After this week’s news regarding the mayor’s plummeting support, Rob Ford told reporters the only poll that matters is the one on election day. Unfortunately for the incumbent mayor, if that day were tomorrow, it looks like only 27 per cent of voters would cast a ballot for Ford and 77 per cent want their local councillors to vote against Ford’s proposed cuts, according to a recent poll of 13,000 Toronto residents by Forum Research. Sobering news, no doubt, and we wonder how Ford will play this one (of course, given that the Forum poll in question was paid for by CUPE Local 79—we’re guessing he’ll reach for the union trickery card). And, really, the question posed about city service cuts is indeed leading. The question about an election, however, is pretty straightforward. Lucky for Ford, he doesn’t have to worry about that for a few more years. Read the entire story [Toronto Star] »

The Informer

Politics

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Apparently, Rob Ford’s proposed budget cuts are about as popular as a civic workers’ strike

A poll released today reveals that Rob Ford’s approval ratings are dropping—fast—which, really, shouldn’t be much of a surprise given that it was conducted immediately after Monday’s announcement of the proposed cuts at city hall. A survey of over 1,000 Torontonians has Ford’s approval rating at 42 per cent, and with the cuts still in the proposal stage, Ford’s support could continue to plummet. But most surprising—and interesting—is Ford’s dwindling popularity in the suburbs, an area that has been a bastion of support for the mayor and one that he seems to lavish with attention. As a point of comparison, David Miller had an 82 per cent approval rating in May 2004 and a 69 per cent rating two years into his first term. Ford’s approval rating, at 57 per cent in June, is on par with Miller’s during the 2009 municipal workers’ strike. So there you have it: the proposed budget cuts are about as popular as parks and skating rinks packed with trash bags. Read the entire story [Toronto Star] »

The Informer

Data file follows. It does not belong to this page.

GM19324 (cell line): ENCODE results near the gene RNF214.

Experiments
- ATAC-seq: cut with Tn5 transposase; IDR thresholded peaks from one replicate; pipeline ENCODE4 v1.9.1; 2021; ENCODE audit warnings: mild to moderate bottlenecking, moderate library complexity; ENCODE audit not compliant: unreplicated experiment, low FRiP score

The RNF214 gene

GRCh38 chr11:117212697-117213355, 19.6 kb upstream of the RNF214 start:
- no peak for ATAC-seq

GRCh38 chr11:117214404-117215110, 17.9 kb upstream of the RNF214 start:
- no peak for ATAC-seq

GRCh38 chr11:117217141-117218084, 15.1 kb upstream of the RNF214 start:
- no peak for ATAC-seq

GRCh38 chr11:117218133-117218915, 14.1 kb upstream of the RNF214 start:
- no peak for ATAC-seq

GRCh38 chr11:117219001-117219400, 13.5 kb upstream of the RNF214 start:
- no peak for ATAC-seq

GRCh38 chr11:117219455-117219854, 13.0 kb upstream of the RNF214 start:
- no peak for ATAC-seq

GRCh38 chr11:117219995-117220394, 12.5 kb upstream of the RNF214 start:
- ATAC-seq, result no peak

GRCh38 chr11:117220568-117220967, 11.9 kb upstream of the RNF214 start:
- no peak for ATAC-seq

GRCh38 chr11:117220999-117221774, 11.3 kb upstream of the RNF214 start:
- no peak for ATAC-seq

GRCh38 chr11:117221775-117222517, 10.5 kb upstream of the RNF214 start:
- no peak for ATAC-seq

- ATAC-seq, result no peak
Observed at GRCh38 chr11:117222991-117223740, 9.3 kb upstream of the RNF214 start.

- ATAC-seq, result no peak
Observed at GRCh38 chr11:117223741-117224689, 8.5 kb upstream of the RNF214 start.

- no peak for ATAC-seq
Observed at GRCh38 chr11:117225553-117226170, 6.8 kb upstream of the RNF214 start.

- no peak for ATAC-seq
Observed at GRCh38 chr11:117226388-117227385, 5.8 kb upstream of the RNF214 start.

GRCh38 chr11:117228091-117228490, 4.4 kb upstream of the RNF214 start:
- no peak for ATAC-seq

Politics

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Toronto is shaping up to be a battleground for the provincial election (but where’s Ford Nation?)

A raft of new polls on the provincial election race is showing the same thing over and over: where once it looked like Tim Hudak could win the election in a cakewalk, it now appears there is a genuine race to form government in Ontario (in one poll, by polling firm Forum Research, only five points separated Hudak from Liberal leader Dalton McGuinty, with NDP leader Andrea Horwath running a strong third). But there is one player who’s noticeable because of the surprisingly weak effect he’s having on the race—Toronto’s mayor, Rob Ford.

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The Informer

Politics

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Rob Ford says he won’t be marching in this year’s Pride Parade—somehow, we’re not shocked

Neither the mayor nor his finger puppet will be at Pride (Image: Shaun Merritt)

We’re curious to see how this one plays out in the polls: today, the mayor’s office announced that Rob Ford won’t be marching in this year’s Pride Parade. For more than a decade, the city’s mayors have appeared in the annual event—Barbara Hall, Mel Lastman and David Miller all marched—but apparently Ford has other plans that weekend (turns out he leaves town on the gayest day of the year, every year). Of course, given Ford’s previous relationship with Pride, none of this should really come as a surprise.

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The Informer

Politics

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Election day: Could Michael Ignatieff play kingmaker?

Could Ignatieff be a kingmaker? (Image: William Pitcher)

Covering election day—as opposed to the far more thrilling election night—presents a bit of a problem for reporters, the biggest being that the story doesn’t really start until the polls close in Ontario (sorry, Rest of Canada). The result is a day filled with ho-hum photo-ops of party leaders voting, and, of course, rampant speculation. For the record, Jack Layton and Olivia Chow voted in their riding of Trinity-Spadina, Ignatieff voted in his Etobicoke riding, and it’s still early in Calgary. With that out of the way, we can skip straight to the fun stuff: namely, wondering what Michael Ignatieff will do once the ballots are cast and his party is left on the outside looking in.